I had two databases created: one with 4K blocks and one with 8K blocks. I had a tablespace created for SLOB data called SLOB4K and SLOB8K, respectively. I ran SLOB4K 128, and the log file showed no errors. All good, I thought. Now run 12, and it stops as quickly as it starts. Oof.

It took Bryan Wood, a much better shell script debugger (hey, I said DEbugger) than myself, to figure out all the problems.

First, there was this interesting line of output from the command:

NOTIFY: Connecting users 1 2 3 Usage: mpstat [-aq] [-p | -P processor_set] [interval [count]]
4 5 6 7 8 9 10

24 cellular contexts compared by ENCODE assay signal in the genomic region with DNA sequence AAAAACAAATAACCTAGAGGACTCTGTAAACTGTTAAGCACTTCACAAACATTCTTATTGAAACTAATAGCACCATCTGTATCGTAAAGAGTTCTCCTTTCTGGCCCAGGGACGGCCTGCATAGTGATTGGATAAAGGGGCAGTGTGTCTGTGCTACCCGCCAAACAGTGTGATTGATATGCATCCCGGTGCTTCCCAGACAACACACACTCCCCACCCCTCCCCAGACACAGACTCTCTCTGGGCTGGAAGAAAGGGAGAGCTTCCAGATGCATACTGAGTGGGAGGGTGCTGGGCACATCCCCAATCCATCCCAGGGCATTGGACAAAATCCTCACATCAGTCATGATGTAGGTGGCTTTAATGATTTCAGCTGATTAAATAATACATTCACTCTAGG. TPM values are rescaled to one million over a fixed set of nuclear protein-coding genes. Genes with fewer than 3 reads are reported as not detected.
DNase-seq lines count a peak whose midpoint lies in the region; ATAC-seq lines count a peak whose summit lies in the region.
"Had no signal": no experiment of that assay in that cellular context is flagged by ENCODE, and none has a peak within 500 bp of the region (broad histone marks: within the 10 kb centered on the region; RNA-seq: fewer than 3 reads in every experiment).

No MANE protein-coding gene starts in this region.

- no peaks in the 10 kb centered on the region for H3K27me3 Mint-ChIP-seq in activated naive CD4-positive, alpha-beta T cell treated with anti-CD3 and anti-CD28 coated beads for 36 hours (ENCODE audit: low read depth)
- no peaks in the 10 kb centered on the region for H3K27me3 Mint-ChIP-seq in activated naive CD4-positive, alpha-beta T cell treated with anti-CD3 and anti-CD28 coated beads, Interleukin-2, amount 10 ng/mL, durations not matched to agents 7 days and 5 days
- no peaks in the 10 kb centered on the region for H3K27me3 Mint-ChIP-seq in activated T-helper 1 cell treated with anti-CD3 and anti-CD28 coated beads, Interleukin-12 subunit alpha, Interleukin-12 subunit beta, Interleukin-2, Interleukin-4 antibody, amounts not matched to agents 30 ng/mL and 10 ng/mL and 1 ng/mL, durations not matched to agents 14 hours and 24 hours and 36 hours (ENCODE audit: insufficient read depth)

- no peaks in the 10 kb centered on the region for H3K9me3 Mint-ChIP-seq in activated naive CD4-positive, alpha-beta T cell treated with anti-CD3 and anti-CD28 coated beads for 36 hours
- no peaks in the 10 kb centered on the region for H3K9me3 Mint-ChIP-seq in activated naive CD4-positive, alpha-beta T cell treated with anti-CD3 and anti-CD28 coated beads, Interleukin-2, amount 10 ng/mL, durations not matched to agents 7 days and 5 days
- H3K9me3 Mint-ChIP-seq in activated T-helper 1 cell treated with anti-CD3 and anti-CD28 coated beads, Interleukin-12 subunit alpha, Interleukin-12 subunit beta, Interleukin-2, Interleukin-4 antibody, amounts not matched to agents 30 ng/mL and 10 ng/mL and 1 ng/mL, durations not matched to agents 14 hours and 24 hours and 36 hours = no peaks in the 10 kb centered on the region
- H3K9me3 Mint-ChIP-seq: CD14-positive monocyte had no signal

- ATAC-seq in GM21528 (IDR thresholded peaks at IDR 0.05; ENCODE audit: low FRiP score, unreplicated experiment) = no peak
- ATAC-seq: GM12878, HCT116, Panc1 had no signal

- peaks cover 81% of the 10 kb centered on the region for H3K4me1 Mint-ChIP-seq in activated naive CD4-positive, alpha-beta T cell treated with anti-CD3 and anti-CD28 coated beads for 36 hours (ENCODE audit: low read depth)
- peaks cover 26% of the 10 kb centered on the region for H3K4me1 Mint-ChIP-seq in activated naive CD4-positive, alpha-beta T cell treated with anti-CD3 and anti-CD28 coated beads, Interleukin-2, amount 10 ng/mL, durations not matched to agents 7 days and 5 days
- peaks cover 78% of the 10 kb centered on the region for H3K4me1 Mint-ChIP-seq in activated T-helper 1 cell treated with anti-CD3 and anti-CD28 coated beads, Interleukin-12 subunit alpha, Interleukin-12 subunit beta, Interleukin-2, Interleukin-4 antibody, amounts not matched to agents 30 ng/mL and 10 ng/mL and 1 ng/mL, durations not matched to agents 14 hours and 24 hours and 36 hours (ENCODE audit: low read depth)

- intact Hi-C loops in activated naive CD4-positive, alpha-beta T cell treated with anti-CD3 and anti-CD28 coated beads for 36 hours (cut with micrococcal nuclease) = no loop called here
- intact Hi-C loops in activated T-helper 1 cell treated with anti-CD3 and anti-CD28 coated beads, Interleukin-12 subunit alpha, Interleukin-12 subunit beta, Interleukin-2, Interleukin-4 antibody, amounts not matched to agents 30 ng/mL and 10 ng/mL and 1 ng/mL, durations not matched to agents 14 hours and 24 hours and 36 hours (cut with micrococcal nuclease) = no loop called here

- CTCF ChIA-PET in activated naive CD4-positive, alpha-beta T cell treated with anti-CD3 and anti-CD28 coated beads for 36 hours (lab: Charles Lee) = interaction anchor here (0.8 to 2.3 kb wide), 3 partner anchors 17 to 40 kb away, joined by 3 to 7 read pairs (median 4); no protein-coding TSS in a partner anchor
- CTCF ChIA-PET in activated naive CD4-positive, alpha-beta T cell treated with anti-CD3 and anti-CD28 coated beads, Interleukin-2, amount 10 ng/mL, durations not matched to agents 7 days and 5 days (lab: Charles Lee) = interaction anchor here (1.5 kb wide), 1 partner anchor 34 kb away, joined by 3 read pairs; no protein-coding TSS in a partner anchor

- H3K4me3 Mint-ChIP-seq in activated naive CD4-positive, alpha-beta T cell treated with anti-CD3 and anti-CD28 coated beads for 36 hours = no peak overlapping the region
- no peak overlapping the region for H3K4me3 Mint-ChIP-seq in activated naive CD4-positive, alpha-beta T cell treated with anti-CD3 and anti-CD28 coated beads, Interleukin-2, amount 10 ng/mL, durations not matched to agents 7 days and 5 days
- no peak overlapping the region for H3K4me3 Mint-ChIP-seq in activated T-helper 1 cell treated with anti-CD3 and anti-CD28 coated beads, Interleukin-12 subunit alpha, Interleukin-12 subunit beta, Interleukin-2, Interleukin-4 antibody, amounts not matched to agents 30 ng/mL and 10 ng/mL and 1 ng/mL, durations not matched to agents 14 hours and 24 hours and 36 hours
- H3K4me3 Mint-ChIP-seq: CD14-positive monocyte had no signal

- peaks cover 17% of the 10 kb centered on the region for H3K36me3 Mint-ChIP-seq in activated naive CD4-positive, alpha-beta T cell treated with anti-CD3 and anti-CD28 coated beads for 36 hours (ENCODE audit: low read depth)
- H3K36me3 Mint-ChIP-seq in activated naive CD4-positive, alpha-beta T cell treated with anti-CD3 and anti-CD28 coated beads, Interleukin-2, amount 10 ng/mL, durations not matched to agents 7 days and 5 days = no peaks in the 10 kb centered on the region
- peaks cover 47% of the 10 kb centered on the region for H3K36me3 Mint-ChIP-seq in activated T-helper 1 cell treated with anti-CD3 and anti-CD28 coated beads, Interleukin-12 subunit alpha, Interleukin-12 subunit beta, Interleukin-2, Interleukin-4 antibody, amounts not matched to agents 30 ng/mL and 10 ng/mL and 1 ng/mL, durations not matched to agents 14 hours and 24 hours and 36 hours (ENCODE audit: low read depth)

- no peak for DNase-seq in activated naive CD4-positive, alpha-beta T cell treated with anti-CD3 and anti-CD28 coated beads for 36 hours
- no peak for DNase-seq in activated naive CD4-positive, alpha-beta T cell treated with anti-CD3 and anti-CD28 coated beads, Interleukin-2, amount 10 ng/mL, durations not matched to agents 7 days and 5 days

Seems Solaris doesn’t like mpstat –P ALL. However it seems that on Solaris 10 the mpstat command shows all processors even without the -P option.

Next, Solaris doesn’t like Kevin’s “sleep .5” command inside; it wants whole numbers only. That raises the question in my mind why he felt the need to check for running processes every half second rather than just letting it wait a full second between checks, but fine. Modify the command in the wait_pids() function to sleep for a full second, and that part is happy.

But it still kicks out immediately and kills the OS level monitoring commands, even though there are active SQL*Plus sessions out there. It seems on Solaris the ps –p command to report status on a list of processes requires the list of process IDs to be escaped where Linux does not. IE:

-bash-3.2$ ps -p 1 2 3
usage: ps [ -aAdeflcjLPyZ ] [ -o format ] [ -t termlist ]
        [ -u userlist ] [ -U userlist ] [ -G grouplist ]
        [ -p proclist ] [ -g pgrplist ] [ -s sidlist ] [ -z zonelist ]
  'format' is one or more of: